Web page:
According to a two-year study, video games can be bad for your mental health. Reuters is reporting that more than 3,000 school-age children were surveyed, and that one in ten could be classified as a video game addict. The study admits that these children were already prone to behavioral issues, but purports that video games intensified them.
Douglas A. Gentile of the Iowa State University Media Research Lab worked on the study. “When children became addicted, their depression, anxiety, and social phobias got worse, and their grades dropped,” Gentile says. “When they stopped being addicted, their depression, anxiety, and social phobias got better.”
The notion that video games are best in moderation is less than enlightening, but the amount of children the study determined that were “addicted” or “pathological” gamers has given new fuel to a debate in the medical community. There has recently been question over whether or not “pathological” or “addictive” video gaming should be recognized as a mental disorder by the American Psychiatric Association. In 2005, the American Medical Association rejected formalizing video game addiction as a mental disorder. Gentile claims parents and healthcare providers have taken a backseat approach to this problem, and enough isn’t being done to combat it.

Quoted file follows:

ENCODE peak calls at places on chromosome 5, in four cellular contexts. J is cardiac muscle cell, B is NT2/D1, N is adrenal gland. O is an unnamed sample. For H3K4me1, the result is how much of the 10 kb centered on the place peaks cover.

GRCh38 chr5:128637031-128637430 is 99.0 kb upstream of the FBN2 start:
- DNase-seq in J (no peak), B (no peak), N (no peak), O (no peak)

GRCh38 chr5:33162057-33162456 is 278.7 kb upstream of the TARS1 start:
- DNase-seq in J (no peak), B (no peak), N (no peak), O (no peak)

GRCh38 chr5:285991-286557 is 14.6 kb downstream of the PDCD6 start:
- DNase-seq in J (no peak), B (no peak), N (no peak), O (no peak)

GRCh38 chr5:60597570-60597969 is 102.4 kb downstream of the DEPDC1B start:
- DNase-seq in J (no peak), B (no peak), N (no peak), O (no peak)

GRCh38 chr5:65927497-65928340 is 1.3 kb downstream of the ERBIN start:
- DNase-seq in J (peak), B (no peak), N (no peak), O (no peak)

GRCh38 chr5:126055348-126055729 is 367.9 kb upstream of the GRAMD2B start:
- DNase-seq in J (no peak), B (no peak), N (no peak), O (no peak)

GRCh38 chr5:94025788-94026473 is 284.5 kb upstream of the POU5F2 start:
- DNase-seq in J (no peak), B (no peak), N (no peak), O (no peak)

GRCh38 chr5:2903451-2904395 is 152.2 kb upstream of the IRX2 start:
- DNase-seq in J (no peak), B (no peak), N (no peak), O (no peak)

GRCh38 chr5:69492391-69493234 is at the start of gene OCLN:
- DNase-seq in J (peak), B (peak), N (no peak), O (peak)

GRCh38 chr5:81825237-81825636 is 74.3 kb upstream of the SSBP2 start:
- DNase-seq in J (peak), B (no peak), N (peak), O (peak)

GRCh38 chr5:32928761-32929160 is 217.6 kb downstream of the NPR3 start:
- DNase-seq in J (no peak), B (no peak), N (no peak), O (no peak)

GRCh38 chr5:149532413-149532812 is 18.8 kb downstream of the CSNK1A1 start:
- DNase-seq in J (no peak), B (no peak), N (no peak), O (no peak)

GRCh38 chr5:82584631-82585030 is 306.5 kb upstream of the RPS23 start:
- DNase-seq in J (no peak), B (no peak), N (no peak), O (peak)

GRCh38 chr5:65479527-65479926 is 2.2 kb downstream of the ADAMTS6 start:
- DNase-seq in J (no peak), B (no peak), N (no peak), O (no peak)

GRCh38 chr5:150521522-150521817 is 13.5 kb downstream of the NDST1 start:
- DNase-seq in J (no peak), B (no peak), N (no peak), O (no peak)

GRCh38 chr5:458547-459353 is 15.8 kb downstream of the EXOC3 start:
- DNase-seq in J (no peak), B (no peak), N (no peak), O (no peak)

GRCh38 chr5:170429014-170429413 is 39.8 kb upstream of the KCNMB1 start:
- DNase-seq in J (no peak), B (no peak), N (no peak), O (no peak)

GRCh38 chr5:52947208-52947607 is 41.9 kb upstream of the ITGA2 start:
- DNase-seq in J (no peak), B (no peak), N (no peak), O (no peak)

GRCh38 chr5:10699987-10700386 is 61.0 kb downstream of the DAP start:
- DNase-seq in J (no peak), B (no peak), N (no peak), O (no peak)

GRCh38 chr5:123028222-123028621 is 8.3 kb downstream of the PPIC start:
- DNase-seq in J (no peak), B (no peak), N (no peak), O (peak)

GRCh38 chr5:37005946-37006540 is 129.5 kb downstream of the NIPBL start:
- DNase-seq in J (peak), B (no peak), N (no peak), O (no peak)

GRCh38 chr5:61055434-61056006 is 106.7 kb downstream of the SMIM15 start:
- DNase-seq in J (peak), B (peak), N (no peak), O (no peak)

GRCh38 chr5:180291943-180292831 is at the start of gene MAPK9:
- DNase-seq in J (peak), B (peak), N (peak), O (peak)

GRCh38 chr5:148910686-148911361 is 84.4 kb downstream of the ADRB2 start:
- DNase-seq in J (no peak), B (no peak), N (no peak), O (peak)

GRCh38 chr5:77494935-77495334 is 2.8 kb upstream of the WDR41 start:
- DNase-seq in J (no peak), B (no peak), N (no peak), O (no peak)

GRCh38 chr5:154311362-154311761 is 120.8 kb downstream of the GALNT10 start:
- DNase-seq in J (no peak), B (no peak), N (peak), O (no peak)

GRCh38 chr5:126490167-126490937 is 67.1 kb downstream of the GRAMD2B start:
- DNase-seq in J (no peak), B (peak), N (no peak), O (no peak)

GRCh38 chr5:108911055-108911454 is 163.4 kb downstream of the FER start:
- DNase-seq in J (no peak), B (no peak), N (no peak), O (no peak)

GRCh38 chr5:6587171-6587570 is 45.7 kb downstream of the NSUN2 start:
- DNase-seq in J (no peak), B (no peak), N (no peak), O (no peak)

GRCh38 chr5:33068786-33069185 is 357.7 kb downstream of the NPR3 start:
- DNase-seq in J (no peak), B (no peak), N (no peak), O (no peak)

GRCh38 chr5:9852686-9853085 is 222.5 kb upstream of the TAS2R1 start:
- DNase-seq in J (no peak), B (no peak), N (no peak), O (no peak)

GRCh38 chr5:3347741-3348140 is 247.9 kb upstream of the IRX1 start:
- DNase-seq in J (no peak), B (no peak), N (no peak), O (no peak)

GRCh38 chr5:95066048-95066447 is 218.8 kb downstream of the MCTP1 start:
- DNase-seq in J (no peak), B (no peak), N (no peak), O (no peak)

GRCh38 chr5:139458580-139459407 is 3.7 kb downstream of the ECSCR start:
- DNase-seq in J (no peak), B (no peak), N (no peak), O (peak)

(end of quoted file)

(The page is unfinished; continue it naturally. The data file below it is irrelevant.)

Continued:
Richard Taylor of the Entertainment Software Association believes this is simply a personal crusade against gaming. “We commend credibly, independent, and verifiable research about computer and video games. However, this research is just more of the same questionable findings by the same author [Gentile] in his campaign against video games,” Taylor told TG Daily. Gentile did indeed admit his study wasn’t without its flaws, and that the study participants were not randomly chosen.
In an e-mail to Gamasutra, Gentile defends himself as a gamer, as well as the notion that games are “powerful, and that they can have many effects.” He claims his purpose is to create more awareness about their affects, so that “families can maximize the benefits while minimizing the harms.”
In 2009, Gentile conducted a study that labeled eight percent of its participants pathological gamers and in 2003, researched gaming’s effects on academic performance.